It takes more than mental assent to familiar verses and self-effort to become patient. It is a virtue, spiritual character that is developed within and flows out towards others. Patience is waiting on a good God, knowing that his timing is perfect and his purposes for ourselves, the church, and the world will be fulfilled.
Waiting is hard. Whether it is sitting at a traffic light or standing in a checkout line, we have no choice but to wait and watch the seconds tick slowly by, often with gritted teeth. We wait because we are dependent on things outside of ourselves – the timing of the lights and the number of cars, cashiers, and customers. These little irritations are minor compared to the many circumstances that test our patience, but all these situations have one thing in common. They are outside our control.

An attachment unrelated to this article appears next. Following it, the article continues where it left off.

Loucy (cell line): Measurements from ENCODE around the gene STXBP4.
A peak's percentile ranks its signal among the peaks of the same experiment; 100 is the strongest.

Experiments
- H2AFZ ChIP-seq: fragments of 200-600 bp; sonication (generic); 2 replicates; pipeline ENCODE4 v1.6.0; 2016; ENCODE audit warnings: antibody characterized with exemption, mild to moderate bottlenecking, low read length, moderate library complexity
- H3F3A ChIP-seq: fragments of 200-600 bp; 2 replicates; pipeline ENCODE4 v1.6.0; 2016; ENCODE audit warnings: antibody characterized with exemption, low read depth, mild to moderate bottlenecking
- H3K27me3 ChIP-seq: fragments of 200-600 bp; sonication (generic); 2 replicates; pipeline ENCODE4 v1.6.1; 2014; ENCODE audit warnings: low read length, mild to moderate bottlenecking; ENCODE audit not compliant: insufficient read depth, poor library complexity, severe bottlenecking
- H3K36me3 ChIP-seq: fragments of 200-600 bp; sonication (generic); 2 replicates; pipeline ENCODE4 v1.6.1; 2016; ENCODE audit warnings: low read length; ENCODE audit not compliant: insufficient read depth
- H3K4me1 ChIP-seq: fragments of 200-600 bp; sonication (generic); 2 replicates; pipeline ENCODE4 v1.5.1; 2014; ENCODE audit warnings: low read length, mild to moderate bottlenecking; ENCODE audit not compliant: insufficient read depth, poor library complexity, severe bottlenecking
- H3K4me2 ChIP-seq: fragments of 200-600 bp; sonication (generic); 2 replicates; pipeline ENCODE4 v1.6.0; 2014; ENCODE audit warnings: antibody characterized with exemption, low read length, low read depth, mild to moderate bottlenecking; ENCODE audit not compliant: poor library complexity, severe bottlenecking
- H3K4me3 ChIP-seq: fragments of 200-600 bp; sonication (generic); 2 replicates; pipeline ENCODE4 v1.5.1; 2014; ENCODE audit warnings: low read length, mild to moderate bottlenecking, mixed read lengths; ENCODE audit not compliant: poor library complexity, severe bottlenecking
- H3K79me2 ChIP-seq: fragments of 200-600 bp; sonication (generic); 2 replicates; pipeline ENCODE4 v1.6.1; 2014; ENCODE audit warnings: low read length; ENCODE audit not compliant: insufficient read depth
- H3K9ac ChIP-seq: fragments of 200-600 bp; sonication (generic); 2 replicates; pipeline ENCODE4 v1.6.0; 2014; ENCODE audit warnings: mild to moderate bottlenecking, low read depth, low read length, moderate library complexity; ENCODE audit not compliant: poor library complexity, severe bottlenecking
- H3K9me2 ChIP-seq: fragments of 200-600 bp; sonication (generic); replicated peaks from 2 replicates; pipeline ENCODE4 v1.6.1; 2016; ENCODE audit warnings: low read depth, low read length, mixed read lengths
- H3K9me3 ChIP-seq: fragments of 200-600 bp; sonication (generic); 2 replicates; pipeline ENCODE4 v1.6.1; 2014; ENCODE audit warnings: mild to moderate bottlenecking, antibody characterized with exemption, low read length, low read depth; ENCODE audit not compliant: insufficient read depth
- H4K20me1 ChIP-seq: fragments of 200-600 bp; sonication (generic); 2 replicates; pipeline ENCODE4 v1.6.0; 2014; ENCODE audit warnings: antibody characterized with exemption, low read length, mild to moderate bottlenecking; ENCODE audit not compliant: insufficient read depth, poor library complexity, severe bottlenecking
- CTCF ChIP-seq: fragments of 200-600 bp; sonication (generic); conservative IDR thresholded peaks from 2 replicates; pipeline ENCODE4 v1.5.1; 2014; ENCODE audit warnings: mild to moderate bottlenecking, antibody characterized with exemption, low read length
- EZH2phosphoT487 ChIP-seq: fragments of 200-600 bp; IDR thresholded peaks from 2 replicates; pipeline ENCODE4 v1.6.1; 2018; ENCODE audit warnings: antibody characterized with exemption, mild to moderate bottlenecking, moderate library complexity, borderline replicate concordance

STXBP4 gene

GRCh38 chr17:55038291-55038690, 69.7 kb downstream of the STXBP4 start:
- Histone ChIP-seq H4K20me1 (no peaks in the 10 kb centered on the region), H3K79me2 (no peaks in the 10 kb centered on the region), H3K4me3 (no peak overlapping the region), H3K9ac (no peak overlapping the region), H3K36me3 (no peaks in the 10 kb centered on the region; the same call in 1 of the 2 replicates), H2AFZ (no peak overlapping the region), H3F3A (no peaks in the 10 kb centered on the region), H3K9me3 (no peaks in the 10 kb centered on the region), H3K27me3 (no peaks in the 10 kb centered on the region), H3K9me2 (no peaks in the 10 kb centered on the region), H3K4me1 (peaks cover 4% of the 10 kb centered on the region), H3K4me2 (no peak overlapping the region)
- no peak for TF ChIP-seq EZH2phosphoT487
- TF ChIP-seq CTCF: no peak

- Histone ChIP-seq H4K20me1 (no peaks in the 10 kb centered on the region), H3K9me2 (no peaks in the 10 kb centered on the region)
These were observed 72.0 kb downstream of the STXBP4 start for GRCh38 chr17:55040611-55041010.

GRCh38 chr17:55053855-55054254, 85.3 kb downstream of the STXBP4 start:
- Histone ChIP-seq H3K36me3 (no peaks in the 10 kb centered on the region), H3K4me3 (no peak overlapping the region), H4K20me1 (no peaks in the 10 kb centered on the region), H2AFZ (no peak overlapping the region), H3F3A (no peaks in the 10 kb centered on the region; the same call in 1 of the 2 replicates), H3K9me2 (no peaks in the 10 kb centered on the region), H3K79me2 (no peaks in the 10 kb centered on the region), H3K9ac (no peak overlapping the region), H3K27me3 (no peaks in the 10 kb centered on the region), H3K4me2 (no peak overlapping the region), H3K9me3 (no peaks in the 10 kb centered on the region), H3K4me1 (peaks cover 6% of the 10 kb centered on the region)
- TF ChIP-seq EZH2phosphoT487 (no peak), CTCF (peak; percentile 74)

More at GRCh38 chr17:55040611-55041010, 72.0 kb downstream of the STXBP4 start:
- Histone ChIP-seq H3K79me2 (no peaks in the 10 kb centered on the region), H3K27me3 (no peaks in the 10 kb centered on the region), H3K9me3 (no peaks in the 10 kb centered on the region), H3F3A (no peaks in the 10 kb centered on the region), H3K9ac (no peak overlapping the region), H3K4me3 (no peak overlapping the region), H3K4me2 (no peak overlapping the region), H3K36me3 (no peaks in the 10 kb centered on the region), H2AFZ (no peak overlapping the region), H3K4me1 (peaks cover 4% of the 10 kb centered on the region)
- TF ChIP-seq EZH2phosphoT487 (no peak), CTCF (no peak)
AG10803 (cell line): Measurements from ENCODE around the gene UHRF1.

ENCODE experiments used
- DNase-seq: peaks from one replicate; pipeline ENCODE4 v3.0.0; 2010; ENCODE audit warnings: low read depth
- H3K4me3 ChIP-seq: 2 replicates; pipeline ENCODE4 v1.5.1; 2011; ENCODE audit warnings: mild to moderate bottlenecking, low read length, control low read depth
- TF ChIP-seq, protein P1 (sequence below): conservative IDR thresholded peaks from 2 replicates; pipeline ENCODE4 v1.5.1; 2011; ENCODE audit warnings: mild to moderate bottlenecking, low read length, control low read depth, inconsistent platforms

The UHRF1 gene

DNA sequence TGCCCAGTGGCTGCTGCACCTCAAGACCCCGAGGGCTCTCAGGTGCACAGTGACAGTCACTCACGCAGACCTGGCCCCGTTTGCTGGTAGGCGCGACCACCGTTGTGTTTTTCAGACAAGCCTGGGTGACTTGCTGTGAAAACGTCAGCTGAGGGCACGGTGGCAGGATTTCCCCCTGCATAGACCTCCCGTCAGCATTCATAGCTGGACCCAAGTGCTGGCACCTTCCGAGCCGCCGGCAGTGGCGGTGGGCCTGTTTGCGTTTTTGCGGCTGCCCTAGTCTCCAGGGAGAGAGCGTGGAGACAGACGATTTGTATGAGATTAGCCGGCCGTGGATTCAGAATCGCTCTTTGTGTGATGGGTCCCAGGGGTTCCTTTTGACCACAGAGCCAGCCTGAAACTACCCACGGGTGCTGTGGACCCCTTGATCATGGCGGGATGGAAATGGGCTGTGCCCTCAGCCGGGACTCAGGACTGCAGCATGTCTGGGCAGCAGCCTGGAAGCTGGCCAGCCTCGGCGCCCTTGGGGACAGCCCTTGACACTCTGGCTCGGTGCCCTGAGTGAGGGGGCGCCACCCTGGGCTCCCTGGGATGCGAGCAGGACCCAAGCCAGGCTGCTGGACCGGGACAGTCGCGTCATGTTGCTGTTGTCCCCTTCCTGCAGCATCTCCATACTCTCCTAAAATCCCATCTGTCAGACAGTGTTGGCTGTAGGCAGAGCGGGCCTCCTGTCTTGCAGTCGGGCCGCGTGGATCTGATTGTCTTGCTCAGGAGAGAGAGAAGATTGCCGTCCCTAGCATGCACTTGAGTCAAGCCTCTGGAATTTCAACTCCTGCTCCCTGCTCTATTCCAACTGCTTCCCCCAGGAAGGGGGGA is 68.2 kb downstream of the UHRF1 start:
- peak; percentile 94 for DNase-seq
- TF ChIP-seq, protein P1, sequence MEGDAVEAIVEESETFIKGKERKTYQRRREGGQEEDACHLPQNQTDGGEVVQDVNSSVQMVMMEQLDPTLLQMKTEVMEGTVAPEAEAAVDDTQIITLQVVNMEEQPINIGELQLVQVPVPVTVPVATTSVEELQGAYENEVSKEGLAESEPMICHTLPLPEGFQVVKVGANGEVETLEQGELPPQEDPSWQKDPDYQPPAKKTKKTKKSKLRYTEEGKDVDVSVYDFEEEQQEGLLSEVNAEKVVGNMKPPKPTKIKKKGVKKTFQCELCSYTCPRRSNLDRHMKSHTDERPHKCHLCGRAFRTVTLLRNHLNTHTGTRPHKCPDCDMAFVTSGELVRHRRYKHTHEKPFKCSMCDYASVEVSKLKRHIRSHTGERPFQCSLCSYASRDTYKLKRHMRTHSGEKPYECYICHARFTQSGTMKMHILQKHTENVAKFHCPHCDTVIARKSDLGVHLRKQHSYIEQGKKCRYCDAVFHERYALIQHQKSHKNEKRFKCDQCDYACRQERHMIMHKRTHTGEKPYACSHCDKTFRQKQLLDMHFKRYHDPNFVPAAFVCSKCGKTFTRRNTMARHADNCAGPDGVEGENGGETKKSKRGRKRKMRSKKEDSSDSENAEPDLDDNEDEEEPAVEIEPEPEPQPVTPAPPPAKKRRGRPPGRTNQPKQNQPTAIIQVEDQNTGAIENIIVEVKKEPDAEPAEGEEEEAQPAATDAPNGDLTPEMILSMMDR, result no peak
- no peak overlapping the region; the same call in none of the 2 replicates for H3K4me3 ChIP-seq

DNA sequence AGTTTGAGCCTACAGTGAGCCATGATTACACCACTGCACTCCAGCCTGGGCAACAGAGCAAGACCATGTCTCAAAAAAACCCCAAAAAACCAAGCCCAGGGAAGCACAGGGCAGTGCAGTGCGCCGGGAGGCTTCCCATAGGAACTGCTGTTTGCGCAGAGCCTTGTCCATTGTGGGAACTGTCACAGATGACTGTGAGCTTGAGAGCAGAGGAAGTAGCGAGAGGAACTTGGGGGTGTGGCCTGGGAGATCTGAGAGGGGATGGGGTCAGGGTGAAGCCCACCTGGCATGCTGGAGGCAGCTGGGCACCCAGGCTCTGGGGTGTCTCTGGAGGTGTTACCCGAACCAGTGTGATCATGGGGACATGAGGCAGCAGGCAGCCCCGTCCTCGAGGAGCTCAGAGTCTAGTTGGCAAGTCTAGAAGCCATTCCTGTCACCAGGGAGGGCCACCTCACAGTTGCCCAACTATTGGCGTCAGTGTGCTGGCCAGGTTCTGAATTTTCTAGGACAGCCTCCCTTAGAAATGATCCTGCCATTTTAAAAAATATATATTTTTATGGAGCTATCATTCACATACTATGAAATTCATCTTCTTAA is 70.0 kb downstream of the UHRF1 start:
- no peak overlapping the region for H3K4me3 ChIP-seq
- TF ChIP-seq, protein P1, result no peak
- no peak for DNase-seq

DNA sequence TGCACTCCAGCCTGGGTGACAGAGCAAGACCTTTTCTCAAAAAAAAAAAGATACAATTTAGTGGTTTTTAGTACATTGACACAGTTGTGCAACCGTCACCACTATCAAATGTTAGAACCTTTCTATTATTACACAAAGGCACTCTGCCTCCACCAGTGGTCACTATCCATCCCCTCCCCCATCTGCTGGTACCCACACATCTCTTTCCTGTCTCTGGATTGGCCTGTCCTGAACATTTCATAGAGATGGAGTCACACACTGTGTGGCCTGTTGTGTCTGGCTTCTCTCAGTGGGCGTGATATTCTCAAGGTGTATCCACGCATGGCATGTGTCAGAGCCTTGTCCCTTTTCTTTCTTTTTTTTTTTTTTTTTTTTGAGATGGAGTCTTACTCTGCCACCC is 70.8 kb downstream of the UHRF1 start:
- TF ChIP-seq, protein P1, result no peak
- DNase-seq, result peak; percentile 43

For example, who has not wondered why spiritual growth takes so long? Not just for ourselves but for those we love. If only the Christian walk was like a straight line. For every x number of days or weeks that go by, we would see y amount of improvement. Therefore, we could predict our progress and the progress of our brothers and sisters from conversion to when we all go be with the Lord. And wouldn’t God want us to proceed as directly and smoothly as possible? It would certainly help our forbearance with one another. Yet the Christian life rarely follows a formula, and sanctification is not geometry.
And who has not tried to get a handle on the events that surround us especially during this pandemic? Who has not wondered when this global calamity will finally be behind us? If we had some idea of the timing, we could plan accordingly. Then we could anticipate when family and church life returns to “normal.” Yet for every scientific model and conspiracy theory, too many factors are beyond our limited knowledge and power. Any semblance of control is long gone.